This season will be remembered as the wait and see year. I'm not sure how many of the plants will fare considering everything that has been moved, replaced or dumped on by what seems to be an unusually frigid winter. Some flowers like the daffodils are taking longer than those I've spotted on other blogs ... or even around the neighborhood. These are well established so I'm guessing they're just slow out of the gate.
Last month I divided a Shasta daisy that was a mass of roots and grass. I've spread the individual plants throughout the front beds, hoping they'll take root and fill in many of the gaps out there. This is one of my favorite flowers and it will be much appreciated if it holds steady.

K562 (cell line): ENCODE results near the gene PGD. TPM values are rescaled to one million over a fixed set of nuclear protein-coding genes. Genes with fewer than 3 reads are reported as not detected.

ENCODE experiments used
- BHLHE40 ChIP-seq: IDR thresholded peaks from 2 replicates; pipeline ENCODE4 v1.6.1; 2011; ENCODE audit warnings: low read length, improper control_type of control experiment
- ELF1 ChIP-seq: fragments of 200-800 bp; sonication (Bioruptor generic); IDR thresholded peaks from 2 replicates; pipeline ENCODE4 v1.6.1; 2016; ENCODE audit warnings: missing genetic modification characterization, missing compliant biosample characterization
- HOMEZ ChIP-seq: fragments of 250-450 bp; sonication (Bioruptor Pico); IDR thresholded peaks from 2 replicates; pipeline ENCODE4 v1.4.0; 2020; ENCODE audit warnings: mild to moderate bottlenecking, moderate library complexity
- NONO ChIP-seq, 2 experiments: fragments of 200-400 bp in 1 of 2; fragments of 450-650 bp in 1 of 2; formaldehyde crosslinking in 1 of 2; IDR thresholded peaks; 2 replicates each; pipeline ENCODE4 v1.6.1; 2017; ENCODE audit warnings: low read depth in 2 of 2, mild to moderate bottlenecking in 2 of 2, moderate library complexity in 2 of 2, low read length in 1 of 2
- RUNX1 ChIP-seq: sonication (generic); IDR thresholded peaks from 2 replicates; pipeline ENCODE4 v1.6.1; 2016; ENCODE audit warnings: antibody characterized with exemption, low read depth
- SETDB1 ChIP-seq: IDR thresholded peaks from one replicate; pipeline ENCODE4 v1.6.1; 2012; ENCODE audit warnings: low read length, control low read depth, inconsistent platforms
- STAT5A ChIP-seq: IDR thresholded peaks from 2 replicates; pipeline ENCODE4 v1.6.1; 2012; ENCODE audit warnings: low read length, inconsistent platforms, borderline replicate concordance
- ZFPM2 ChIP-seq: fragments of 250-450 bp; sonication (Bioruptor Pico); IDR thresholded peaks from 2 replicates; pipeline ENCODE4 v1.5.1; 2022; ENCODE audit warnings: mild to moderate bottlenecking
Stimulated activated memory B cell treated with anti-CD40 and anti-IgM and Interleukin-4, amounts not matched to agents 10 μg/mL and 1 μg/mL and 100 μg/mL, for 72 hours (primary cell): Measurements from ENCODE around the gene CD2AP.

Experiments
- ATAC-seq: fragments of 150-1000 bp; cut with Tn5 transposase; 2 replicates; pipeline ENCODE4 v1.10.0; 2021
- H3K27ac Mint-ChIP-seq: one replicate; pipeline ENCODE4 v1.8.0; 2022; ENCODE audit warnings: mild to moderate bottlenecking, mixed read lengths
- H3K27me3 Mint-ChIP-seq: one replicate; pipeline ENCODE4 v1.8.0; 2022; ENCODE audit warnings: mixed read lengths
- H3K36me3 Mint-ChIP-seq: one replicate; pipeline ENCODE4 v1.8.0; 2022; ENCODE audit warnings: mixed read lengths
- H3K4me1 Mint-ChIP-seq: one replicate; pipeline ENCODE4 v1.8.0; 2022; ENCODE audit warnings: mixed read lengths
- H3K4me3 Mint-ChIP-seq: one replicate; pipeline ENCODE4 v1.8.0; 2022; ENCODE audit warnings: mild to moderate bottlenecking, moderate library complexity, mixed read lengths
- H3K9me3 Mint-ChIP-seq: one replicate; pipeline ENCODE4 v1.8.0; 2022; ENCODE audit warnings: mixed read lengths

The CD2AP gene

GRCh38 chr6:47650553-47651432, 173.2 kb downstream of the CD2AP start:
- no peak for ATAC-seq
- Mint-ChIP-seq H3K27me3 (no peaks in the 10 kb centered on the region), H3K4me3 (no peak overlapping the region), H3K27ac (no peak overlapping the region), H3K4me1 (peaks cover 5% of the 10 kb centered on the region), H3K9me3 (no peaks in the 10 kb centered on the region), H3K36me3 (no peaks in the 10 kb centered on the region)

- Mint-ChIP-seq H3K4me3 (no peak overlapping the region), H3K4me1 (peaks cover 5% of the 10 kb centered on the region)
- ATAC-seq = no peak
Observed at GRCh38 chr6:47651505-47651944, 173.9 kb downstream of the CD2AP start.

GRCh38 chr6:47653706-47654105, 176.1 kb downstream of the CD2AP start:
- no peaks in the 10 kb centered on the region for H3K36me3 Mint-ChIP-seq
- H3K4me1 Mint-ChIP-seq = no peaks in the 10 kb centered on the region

Pachysandra was uprooted during the backyard renovation. It seems to be maintaining, but I'm not sure if it's thriving. This can be an overused plant but I like its large glossy evergreen leaves. The flowers aren't anything spectacular, but it's in a dog-accessible area so the pooches wouldn't be marring any beauty queens.
Hebe 'Mrs. Windsor' displays a bit of her old self after suffering quite a blow this winter. Like most of my larger leafed Hebe, this one is showing severe stress and "burn" I guess. That spot of burgundy flesh gives me hope, however, that this may just make it after all.
The latest addition to my garden is Indian Plum, thanks to King County's Native Plant Salvage Program. Its already leafing out, which is promising. The female plants will berry, but I've read you need a male nearby. Anyone out there know if this is in fact true? And if so, does it need to be a live-in or can it just be some acquaintance down the street?